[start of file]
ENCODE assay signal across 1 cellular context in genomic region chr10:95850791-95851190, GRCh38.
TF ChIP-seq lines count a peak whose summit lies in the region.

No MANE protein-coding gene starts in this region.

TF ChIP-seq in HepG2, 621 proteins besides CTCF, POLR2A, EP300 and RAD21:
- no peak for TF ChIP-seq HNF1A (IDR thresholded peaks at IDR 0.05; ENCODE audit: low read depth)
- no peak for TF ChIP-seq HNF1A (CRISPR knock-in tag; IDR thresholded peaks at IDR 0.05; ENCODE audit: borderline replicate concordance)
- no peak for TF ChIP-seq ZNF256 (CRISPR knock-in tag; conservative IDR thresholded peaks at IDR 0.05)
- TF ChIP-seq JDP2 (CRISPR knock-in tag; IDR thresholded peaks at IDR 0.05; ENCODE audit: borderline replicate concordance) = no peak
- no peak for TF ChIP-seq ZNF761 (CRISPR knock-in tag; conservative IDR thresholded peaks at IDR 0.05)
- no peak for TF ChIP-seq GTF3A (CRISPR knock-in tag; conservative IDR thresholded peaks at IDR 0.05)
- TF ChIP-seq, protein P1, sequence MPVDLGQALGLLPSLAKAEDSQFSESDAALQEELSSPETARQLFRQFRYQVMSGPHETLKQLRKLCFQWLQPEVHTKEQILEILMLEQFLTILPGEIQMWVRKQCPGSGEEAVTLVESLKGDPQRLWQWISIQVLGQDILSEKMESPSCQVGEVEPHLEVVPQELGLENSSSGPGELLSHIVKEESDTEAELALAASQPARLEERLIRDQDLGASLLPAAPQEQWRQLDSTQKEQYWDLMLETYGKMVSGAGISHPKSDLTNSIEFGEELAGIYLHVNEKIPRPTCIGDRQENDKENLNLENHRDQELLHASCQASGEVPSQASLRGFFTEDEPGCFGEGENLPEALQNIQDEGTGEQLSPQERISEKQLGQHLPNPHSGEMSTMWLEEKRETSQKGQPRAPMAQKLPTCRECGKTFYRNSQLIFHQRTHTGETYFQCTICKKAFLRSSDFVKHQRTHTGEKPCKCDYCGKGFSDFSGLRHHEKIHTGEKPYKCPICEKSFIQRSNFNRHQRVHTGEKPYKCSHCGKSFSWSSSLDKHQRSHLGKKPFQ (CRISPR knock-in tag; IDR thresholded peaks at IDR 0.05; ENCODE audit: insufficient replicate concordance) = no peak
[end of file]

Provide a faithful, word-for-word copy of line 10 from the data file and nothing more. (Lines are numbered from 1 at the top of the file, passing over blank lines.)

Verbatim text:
- no peak for TF ChIP-seq GTF3A (CRISPR knock-in tag; conservative IDR thresholded peaks at IDR 0.05)